If you’ve logged onto social media today, you probably have come across something called “Blackout Tuesday,” in which black squares are shared on Instagram in an attempt to express solidarity with those protesting the murder of George Floyd.
If you want to show your Instagram followers that you are committed to being actively anti-racist, and that you stand on the anti-racist side of history, that’s great, and you should. But Instagram is not simply a feed, it’s also an archive. As you always should, take a moment to consider the implications of what you post—especially now, when black people like George Floyd, Ahmaud Arbery, and Breonna Taylor are dying at the hands of the police, and peaceful protestors are being shot at, run over by, and abused by a violent, militarized police force.
#Blackouttuesday may seem well-intentioned, but there is some conflicting discourse happening—not everyone is on the same page about what it means to use the hashtag while posting a field of black on their feed.
If you want to take action, you have to be anti-racist, which takes effort, resources, and time. Posting a black square and nothing else can be construed as an empty, performative gesture, rather than a legitimate act of solidarity with those who are suffering right now.
Consider your audience. Imagine someone who’s not familiar with this trend or hashtag. They log onto Instagram, and they scroll, only to see blank post after blank post. They look to the captions for more information on why suddenly everyone—from brands like Fenty to celebrities like the Kardashians to even your regular, non-famous friends—is posting a black square. They click the hashtag #blackouttuesday, and what do they see? There’s likely not going to be a lot of information there on what this hashtag means and why it’s being used, just an endless loop of the same thing. That’s confusing for someone who may not even know what the purpose of this hashtag was to begin with, and infuriating for someone who’s logging onto Instagram to discover valuable information about the protests.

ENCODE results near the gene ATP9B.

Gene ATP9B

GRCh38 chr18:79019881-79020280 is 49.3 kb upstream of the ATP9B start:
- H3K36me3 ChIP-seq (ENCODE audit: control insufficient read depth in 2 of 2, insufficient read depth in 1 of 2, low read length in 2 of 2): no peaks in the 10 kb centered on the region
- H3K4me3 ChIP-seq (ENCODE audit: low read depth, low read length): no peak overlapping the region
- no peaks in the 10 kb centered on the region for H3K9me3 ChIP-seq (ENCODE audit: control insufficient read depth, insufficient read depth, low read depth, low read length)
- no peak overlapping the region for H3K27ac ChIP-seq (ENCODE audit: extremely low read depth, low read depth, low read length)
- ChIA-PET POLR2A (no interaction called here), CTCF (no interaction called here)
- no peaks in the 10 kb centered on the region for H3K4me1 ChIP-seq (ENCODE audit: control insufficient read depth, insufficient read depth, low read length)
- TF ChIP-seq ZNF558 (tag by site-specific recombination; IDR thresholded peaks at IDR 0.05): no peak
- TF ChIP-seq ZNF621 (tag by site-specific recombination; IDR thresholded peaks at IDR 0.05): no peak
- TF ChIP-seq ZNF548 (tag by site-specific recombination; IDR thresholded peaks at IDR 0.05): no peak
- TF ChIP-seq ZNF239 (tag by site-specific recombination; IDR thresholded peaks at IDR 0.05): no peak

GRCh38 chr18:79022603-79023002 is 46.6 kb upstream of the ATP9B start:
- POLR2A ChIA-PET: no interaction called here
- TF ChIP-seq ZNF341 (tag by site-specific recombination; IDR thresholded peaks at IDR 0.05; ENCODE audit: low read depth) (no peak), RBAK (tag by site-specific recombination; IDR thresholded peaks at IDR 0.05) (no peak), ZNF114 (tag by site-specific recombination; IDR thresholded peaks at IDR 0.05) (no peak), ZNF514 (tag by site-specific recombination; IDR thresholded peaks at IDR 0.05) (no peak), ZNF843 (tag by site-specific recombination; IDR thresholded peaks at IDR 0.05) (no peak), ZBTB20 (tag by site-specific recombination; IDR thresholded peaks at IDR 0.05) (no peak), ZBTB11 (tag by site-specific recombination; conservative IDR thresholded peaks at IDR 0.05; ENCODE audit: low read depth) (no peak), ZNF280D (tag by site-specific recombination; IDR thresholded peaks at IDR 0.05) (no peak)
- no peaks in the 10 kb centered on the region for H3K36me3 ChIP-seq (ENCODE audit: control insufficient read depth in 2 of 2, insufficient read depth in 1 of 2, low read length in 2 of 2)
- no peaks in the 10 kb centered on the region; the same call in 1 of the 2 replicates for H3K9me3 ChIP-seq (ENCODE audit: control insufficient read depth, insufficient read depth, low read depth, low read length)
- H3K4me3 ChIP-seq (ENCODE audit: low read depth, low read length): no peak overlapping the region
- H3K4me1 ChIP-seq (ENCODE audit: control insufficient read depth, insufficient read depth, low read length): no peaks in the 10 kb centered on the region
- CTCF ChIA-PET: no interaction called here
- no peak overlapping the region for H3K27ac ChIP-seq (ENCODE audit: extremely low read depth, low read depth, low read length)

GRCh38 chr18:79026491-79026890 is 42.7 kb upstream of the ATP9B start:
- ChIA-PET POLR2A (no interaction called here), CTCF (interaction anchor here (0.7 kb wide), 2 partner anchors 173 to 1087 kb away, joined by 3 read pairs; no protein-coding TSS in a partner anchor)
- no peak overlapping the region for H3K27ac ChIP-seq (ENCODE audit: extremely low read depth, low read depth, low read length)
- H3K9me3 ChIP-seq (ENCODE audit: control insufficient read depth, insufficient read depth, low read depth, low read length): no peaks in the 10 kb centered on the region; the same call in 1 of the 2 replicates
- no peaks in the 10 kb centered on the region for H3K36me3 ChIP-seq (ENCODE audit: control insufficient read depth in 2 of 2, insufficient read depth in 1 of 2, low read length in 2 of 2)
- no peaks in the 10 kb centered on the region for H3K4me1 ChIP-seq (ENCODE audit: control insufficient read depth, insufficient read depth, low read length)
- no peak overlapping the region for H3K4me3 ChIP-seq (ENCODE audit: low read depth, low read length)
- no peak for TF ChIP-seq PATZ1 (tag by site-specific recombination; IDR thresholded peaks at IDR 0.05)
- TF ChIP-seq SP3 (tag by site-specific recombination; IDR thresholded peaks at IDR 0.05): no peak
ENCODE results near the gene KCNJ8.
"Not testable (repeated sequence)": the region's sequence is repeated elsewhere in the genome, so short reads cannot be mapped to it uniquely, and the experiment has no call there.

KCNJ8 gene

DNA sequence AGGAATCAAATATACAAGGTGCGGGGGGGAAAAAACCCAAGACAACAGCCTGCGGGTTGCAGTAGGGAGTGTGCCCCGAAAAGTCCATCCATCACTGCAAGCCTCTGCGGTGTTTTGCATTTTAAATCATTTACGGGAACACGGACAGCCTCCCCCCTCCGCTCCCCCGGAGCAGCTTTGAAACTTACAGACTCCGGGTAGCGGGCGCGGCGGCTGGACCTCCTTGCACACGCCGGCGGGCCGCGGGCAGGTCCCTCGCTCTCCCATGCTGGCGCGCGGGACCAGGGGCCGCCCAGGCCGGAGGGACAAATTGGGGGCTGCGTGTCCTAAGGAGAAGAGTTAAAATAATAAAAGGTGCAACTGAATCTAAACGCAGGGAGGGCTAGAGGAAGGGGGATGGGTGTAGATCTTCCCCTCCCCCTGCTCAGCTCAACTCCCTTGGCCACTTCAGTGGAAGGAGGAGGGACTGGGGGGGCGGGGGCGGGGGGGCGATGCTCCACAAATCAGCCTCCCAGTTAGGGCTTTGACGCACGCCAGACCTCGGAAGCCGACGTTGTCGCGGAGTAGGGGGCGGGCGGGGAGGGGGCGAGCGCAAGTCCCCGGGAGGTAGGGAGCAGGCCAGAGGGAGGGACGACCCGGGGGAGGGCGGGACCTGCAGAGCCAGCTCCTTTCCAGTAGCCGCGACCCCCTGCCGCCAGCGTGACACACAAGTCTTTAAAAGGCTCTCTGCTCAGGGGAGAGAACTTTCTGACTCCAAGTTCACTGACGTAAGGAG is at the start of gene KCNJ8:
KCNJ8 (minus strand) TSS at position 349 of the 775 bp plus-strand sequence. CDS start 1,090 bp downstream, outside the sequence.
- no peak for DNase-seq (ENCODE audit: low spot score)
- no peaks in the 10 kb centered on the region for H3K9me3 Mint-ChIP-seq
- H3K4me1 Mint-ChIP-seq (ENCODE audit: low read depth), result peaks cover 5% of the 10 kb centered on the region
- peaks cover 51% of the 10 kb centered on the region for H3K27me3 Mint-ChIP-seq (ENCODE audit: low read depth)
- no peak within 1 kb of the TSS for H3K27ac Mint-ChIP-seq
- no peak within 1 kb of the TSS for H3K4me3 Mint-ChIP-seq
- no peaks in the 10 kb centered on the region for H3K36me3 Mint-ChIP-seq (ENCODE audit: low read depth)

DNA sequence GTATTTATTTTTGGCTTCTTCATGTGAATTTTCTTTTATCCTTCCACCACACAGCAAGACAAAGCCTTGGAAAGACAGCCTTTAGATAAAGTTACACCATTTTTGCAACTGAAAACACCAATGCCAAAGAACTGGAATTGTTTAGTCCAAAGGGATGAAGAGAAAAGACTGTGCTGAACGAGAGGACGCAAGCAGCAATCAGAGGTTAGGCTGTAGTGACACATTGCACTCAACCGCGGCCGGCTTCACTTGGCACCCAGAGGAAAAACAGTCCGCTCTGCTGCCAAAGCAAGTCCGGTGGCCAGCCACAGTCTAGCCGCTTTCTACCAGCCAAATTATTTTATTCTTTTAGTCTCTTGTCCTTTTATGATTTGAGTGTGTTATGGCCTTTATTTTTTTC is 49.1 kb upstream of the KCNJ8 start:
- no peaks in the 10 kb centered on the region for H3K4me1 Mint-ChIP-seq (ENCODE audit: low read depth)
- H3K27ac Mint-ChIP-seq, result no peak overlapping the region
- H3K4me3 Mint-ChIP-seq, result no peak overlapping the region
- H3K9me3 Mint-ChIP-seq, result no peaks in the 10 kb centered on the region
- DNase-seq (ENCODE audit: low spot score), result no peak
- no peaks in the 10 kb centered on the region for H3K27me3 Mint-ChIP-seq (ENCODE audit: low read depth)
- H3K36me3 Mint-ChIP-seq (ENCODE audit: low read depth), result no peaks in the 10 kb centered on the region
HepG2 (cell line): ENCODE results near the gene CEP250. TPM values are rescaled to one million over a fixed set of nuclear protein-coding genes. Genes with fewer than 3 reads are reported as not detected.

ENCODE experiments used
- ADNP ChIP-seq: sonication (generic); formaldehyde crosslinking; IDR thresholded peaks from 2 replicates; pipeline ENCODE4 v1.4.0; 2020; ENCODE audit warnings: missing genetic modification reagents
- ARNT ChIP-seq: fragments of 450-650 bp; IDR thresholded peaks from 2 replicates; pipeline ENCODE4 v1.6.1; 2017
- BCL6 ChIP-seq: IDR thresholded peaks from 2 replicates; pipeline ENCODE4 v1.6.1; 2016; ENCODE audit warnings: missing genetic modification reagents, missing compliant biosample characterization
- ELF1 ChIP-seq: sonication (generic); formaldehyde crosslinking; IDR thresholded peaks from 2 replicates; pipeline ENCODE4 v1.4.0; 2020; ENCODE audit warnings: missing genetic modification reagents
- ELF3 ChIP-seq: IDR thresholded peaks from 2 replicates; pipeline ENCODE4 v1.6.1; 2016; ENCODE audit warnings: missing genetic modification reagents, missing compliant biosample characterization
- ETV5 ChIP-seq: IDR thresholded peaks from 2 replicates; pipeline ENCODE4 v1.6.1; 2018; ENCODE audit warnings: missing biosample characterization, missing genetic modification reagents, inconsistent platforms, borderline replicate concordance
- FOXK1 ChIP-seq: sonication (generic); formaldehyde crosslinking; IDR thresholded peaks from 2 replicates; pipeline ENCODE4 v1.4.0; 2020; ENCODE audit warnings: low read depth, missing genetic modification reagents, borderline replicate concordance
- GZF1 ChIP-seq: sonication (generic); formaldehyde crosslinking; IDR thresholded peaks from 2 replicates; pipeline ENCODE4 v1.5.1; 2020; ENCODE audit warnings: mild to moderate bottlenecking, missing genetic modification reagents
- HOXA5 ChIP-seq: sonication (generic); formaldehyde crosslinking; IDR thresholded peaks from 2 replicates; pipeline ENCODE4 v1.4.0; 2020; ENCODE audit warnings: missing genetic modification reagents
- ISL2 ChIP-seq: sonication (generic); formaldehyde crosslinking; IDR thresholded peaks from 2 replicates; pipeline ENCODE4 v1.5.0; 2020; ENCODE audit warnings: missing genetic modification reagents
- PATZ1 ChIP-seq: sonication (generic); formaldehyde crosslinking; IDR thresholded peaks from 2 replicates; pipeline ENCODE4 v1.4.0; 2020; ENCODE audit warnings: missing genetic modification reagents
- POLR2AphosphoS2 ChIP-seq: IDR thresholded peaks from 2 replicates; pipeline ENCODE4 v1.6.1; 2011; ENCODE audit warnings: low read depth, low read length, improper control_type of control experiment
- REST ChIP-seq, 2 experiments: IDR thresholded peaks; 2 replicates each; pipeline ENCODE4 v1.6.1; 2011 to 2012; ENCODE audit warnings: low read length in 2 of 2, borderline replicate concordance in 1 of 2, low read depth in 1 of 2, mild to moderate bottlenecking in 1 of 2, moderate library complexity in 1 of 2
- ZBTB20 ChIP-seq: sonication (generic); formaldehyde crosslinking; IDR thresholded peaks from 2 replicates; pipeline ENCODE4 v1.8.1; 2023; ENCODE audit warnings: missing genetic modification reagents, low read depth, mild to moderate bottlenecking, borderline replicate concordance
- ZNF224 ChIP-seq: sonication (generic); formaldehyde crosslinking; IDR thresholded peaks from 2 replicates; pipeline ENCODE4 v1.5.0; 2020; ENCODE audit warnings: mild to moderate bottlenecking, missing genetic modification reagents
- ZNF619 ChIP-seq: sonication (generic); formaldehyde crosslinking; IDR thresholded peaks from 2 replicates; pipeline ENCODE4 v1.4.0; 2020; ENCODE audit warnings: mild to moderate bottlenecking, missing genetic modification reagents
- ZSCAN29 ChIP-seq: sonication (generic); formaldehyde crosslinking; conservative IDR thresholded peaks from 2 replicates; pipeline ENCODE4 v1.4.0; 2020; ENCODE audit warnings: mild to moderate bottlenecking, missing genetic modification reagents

Many of these posts feature the #BlackLivesMatter hashtag in the caption. That hashtag is an identifying link that compiles information for activists looking to update one another on the protests and provide educational resources on the subject. People are trying to find information on #BlackLivesMatter and they either can’t, or it’s becoming more difficult to find because that hashtag is clogged up with plain black squares that don’t share resources associated with the movement in the caption.
Transparency is needed right now, and it would be counterproductive to be silent—especially since it’s a primary election day in Pennsylvania, Iowa, Maryland, and many more states. It should also be noted that the President of the United States has threatened to invoke the Insurrection Act of 1807, which would deploy active duty military to police American cities. If this happens, and people on the streets bear witnesses to this and share photographic evidence on social media, there needs to be space for all of us to see what happens. We can’t see that if the relevant associated hashtags are filled with black squares.